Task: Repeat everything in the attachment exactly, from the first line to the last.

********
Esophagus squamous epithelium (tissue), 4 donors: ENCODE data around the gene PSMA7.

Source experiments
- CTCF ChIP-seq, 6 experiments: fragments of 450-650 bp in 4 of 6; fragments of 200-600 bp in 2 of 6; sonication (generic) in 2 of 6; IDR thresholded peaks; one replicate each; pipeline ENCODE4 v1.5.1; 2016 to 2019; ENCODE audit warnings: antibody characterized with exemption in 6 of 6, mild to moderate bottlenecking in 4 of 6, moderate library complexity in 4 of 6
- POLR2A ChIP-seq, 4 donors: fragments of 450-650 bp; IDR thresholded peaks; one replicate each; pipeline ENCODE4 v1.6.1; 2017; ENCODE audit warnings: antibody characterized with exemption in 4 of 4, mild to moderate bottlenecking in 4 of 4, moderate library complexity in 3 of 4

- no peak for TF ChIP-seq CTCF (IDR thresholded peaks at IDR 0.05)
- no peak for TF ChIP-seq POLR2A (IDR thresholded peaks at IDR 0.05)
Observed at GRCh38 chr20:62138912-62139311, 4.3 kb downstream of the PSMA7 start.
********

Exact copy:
Esophagus squamous epithelium (tissue), 4 donors: ENCODE data around the gene PSMA7.

Source experiments
- CTCF ChIP-seq, 6 experiments: fragments of 450-650 bp in 4 of 6; fragments of 200-600 bp in 2 of 6; sonication (generic) in 2 of 6; IDR thresholded peaks; one replicate each; pipeline ENCODE4 v1.5.1; 2016 to 2019; ENCODE audit warnings: antibody characterized with exemption in 6 of 6, mild to moderate bottlenecking in 4 of 6, moderate library complexity in 4 of 6
- POLR2A ChIP-seq, 4 donors: fragments of 450-650 bp; IDR thresholded peaks; one replicate each; pipeline ENCODE4 v1.6.1; 2017; ENCODE audit warnings: antibody characterized with exemption in 4 of 4, mild to moderate bottlenecking in 4 of 4, moderate library complexity in 3 of 4

- no peak for TF ChIP-seq CTCF (IDR thresholded peaks at IDR 0.05)
- no peak for TF ChIP-seq POLR2A (IDR thresholded peaks at IDR 0.05)
Observed at GRCh38 chr20:62138912-62139311, 4.3 kb downstream of the PSMA7 start.